Keep it simple and use the 3 point reminders:
1. Start with compassion for yourself
Compassion begins with being kind to yourself too. By making time for yourself, being aware and accepting of who you are. Being patient with yourself and not letting past mistakes control the now. Importantly also forgiving yourself so you can move forward with a positive outlook.
2. Carry compassion for others
Cultivate your compassion simply by the thought of “carrying compassion for others, …” Just like you, everyone else is dealing with some form of a challenge, big or small.
Just like you, others want to be happy and free of suffering.
Keep this in mind as you meet friends and strangers alike. Maintaining a broad view can enable you to rise above small disagreements & break down any barriers to seize opportunities to help others in any circumstance.
3. Being in the present moment
Focusing on the now, will help you to be in the moment and not judge yourself and others. Remembering not having all the answers all the time doesn’t mean you can’t be useful to others that are hurting. Being yourself and taking the time to be with them, by giving your presence can be more powerful than you think! The action of physically being with someone when they’re hurting can make all the difference in the world.
How to bring compassion to your Christmas
With the season of giving approaching, here are some ideas on how to bring compassion to your Christmas:
- Give the gift of your time and attention to loved ones
- Bring gratitude in your Christmas cards, by sharing one reason why you are grateful
- Give the gift of forgiveness to someone and wish them well from your heart
- Spend time reflecting on this past year and what worked well and what was challenging, let your growth guide you!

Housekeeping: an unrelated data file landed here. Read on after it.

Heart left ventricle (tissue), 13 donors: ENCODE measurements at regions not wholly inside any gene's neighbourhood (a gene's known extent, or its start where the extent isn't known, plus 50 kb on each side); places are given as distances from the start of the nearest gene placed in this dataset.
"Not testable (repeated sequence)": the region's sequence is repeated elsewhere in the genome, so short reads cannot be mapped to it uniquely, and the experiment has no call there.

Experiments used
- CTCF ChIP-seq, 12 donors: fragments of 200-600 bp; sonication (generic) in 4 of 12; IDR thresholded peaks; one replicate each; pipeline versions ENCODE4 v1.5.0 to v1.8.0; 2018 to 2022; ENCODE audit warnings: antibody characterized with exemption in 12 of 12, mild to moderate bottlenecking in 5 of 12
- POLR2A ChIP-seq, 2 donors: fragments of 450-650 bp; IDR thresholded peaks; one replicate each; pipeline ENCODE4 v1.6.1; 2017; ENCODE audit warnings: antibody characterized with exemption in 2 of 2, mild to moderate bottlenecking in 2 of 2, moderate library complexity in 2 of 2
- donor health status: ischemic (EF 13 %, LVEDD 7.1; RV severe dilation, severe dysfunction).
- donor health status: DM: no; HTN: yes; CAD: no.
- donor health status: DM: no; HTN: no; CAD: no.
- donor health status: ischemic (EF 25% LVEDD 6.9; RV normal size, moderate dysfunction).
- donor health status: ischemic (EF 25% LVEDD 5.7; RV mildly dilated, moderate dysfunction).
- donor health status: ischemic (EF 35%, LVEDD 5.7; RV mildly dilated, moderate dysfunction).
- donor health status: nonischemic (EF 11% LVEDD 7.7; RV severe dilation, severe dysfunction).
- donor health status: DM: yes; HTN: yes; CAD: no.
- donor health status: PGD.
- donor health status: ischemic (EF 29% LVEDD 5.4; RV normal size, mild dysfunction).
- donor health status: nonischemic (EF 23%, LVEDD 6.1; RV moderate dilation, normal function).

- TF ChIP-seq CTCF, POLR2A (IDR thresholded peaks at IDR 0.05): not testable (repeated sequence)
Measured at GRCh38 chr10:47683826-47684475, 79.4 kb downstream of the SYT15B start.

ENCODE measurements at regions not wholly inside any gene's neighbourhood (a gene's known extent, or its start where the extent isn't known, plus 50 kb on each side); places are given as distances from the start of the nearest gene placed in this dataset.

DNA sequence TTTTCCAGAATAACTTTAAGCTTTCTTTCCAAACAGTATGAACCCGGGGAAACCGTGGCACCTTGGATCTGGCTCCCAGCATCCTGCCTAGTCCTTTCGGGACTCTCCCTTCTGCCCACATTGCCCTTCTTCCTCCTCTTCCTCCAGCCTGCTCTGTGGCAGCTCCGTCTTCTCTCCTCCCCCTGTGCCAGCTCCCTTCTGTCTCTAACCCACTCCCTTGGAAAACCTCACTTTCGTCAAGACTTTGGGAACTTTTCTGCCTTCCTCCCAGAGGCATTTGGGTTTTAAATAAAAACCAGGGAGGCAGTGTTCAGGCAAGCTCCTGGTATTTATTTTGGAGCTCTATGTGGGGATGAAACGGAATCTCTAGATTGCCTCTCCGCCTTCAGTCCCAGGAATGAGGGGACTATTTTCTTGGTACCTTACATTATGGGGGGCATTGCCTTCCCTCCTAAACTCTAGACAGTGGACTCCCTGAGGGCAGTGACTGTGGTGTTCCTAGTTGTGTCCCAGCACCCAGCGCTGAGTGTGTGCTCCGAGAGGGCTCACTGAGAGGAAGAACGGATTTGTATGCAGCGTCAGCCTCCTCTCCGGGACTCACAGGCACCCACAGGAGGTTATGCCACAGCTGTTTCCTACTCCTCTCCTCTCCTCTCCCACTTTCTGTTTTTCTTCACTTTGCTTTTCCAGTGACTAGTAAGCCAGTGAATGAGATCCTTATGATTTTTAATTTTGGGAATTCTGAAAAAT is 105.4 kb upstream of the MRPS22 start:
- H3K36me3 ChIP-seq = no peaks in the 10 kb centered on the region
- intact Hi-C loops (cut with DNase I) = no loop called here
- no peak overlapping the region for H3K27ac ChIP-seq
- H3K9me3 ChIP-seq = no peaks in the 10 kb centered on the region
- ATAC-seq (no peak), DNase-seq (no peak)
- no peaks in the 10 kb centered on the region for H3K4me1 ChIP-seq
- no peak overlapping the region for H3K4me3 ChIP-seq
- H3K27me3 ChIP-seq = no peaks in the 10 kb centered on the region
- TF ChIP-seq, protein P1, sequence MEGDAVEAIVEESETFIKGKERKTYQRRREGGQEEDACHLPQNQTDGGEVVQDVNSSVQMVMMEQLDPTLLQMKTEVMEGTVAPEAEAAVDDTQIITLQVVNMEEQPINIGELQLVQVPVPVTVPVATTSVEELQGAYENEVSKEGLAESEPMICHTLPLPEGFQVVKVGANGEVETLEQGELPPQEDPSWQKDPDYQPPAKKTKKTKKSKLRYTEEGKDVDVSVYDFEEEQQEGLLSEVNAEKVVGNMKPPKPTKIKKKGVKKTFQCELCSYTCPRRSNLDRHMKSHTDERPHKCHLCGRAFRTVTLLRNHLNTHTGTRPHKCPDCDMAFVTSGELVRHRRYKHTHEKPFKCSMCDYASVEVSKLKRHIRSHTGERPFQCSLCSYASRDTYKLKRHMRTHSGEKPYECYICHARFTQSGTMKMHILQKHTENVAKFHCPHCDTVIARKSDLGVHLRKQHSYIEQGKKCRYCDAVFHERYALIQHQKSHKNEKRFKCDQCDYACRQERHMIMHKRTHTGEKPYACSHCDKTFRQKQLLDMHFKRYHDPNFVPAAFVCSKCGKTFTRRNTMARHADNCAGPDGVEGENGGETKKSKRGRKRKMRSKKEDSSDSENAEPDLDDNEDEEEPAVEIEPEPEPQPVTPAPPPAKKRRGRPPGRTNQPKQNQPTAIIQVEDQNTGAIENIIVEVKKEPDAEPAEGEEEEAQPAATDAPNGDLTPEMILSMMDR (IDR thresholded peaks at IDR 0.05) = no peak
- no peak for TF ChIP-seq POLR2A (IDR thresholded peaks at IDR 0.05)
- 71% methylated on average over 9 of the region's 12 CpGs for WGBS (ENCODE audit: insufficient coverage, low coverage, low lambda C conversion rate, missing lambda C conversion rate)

The benefits of compassion
We have all experienced compassion in one way or another and individually felt the power of it, wouldn’t you say?
Many studies have found, that kindness, compassion and giving contribute to a list of benefits, such as:
- improving our happiness
- good mental health
- a stronger immune system
- reduced anxiety, stress and depression
- improved relationships
- a longer life
Learning how to view your life and other’s lives through a compassionate lens can be transformative. Compassion is much more than putting yourself in someone else’s shoes. It’s about developing the ability to understand the emotional state of others and of yourself.
Remember every little act counts and each act will eventually turn that practice into a habit!
The Dalai Lama shares one of his practice of compassion:
“I try to treat whoever I meet as an old friend. This gives me a genuine feeling of happiness. It is the practice of compassion.”
Being kinder and compassionate to yourself and others whilst focusing on enjoying this season of holiday spirit, I would like to wish you a wonderful, warm and cosy holidays.
My happiest regards,
Get connected with Talu, Global Happiness Coach, True Awareness Coaching